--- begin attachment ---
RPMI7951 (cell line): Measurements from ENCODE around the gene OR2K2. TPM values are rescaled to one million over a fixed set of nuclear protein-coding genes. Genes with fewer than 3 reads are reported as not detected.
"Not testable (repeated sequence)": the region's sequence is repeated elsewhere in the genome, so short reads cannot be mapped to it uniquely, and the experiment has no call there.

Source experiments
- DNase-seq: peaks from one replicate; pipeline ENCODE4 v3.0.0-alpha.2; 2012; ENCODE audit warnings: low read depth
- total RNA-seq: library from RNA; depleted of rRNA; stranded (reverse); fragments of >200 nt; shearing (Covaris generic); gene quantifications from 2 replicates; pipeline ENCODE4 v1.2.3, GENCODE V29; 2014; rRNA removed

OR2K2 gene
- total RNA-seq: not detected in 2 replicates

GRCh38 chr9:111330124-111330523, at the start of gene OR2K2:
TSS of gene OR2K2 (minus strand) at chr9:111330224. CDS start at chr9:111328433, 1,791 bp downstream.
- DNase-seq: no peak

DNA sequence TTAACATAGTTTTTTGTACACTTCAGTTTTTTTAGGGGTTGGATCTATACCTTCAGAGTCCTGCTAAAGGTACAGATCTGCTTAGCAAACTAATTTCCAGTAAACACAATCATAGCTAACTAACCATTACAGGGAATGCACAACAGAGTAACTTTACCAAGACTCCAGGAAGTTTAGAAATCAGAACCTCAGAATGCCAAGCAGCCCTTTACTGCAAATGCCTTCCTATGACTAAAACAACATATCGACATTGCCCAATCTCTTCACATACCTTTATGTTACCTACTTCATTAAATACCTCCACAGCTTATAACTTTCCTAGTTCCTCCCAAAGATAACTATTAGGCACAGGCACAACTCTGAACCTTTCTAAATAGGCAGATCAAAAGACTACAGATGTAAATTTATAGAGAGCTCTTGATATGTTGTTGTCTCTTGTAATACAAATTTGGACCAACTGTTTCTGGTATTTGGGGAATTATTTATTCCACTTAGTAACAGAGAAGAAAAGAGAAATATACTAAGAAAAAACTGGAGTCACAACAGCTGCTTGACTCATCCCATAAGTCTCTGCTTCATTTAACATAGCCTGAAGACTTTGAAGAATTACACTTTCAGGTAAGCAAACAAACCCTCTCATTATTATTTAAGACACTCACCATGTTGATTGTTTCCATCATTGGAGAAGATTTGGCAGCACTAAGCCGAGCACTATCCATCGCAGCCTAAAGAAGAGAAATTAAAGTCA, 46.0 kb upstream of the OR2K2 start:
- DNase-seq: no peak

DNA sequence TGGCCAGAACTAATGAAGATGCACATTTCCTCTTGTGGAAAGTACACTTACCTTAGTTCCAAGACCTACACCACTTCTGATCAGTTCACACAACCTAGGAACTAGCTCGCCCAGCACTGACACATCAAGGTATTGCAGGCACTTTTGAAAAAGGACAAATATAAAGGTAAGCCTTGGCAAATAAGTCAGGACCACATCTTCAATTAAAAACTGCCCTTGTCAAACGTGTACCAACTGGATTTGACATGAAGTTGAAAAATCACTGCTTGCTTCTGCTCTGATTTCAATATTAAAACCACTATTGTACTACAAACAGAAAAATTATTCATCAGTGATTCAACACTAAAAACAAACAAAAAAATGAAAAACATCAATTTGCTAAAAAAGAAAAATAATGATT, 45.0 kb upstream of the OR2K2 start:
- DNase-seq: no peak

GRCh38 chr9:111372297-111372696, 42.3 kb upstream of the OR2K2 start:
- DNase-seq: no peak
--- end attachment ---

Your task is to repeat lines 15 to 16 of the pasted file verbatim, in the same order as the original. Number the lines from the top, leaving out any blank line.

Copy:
GRCh38 chr9:111372297-111372696, 42.3 kb upstream of the OR2K2 start:
- DNase-seq: no peak